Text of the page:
The people he saw on the streets of London were as young as the vandal on Yonge Street. Scotland Yard and the PM were calling them thugs and hoodlums too. Was it true – were thousands of Oceania’s young citizens really closet criminals and were only now, for some unknown reason, suddenly demonstrating their criminality?

The London media had another label for the rioters, NEETs: not in education, employment or training. Were the proletariat rising up at last against capitalist excess? Certainly, the NEETS were at the bottom of the pile. The income gap between the bottom lot and the top in Oceania was huge – the richest ten percent made nine times that of the poorest ten percent – and getting wider. In America, CEO’s of large companies were making something like 600 times what their employees did and were in a lower tax bracket than their secretaries.

If the NEETs were pissed off by that, they weren’t telling anyone. They had no banners, no slogans, no leaders. Maybe they were pissed off and didn’t know it. Or maybe they knew it but didn’t know why. For all Winston knew, most of them couldn’t read or write; and if they couldn’t, how could they know what they felt, let alone why? Heavy physical work, if they could find it, the care of home and children, petty quarrels with neighbours, the telly, football, beer and now, rioting and looting, filled up the horizon of their minds.

They might not have education on their side, but they sure knew how to use their Blackberries to organize a mob. Winston felt a quick flush of pride for his own, albeit minor, role in promoting the little cell phone. Then a chill of fear when he realized that a mob was the only power the NEETs knew or ever had. Then he relaxed again when he figured out tha tuntil they became conscious they would never rebel, but until they had rebelled, they would never become conscious.

Winston wondered if Queen Elizabeth, whose portrait now hung in the foyer of his building, could smell the smoke from Tottenham at Buckingham. If she could, did she fear she might end her reign with the demise of what her namesake began?

Things hadn’t got to the point of riots in America yet, but the tinder was being set. The 2008 recession was brought on by investors playing with the American Dream; by rich people betting on whether poor people could afford their homes. The market’s plunge this summer was the collateral damage from America’s civil war over the Dream itself.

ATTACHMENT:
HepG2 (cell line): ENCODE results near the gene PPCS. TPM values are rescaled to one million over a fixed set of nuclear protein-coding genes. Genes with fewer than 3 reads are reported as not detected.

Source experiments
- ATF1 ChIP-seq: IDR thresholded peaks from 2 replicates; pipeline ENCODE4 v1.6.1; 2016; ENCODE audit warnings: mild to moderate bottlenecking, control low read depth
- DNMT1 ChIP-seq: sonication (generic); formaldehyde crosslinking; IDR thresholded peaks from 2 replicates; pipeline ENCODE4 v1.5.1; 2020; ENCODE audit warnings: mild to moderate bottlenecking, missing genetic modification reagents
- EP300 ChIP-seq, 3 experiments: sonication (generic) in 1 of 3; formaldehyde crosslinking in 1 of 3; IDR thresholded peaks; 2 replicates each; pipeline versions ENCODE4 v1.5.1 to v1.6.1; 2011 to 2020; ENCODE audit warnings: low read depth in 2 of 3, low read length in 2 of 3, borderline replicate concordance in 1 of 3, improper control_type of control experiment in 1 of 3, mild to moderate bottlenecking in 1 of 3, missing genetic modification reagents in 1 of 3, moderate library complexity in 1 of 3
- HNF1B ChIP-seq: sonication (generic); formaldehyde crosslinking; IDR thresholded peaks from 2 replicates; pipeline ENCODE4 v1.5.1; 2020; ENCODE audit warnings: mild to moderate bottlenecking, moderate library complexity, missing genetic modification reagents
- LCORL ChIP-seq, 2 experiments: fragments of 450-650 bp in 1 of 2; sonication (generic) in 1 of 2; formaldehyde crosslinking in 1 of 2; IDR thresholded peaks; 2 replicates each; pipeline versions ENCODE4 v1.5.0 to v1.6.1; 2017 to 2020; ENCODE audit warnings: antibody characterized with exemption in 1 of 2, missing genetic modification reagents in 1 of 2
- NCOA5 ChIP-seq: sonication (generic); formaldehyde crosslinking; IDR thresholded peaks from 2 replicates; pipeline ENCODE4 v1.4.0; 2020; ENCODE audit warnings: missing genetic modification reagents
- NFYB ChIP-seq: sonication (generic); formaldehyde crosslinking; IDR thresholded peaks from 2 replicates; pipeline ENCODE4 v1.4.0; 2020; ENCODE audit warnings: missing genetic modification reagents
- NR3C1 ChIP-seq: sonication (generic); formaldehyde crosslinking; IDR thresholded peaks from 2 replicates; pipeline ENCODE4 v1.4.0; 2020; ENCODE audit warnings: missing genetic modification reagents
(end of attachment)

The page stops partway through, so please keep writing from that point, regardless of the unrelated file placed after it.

The Tea-Partiers had refused to compromise their idea of American prosperity through unregulated capitalism and untaxed wealth. “Don’t tread on me, (walk on someone else”) became their battle cry. With a little help from S&P, the Tea-Partiers won. America will cut and not tax.

Winston predicted a pyrrhic victory. It meant no further stimulus spending to bail out another recession and no additional revenues to pay for government programs which include, after all, the military, which has been busy battling a decades-long war with the Tea-Party’s arch foe – the Islamic world, or Urasia* according to the wag.

Now China was scolding the Americans for playing fiscal Russian roulette. Winston figured they had every right to do so since they held over a trillion dollars of their debt. But Eastasia (the wag’s word for China and India) was growing a middle class that would soon replace Oceania’s as consumers of the goods and services now being churned out of Eastasian plants. Plants that were built, ironically, by the flight of capital from Oceania chasing cheaper labour, lower taxes and higher profits.

Meanwhile, all levels of government courted those same companies by busting unions at home, lowering corporate tax rates and increasing the cost of education. Now 32 million Americans were functionally illiterate. That, and unions that couldn’t bargain benefits for PhD from Eastasia, have pretty much hollowed out Oceania’s own middle class and crippled the country’s ability to buy its own way out of recessions.

But these dots went way beyond Winston’s job description and connecting them was far above his pay grade. He took his connections and flushed them down his own, personal memory hole – he needed to write that report. He switched fromLondon burning to a blank screen. He stared at that until day’s end. He switched off the monitor and reached the elevator just as O’Brien came out of his office and walked toward his cubicle.

* After Ur, an ancient city of Mesopotamia in present day Iraq.

© David McLaren
August 2011

David McLaren is a writer living on the Bruce Peninsula in Ontario. The quotes from George Orwell’s 1984, can be found in Part 1, Chapter 6.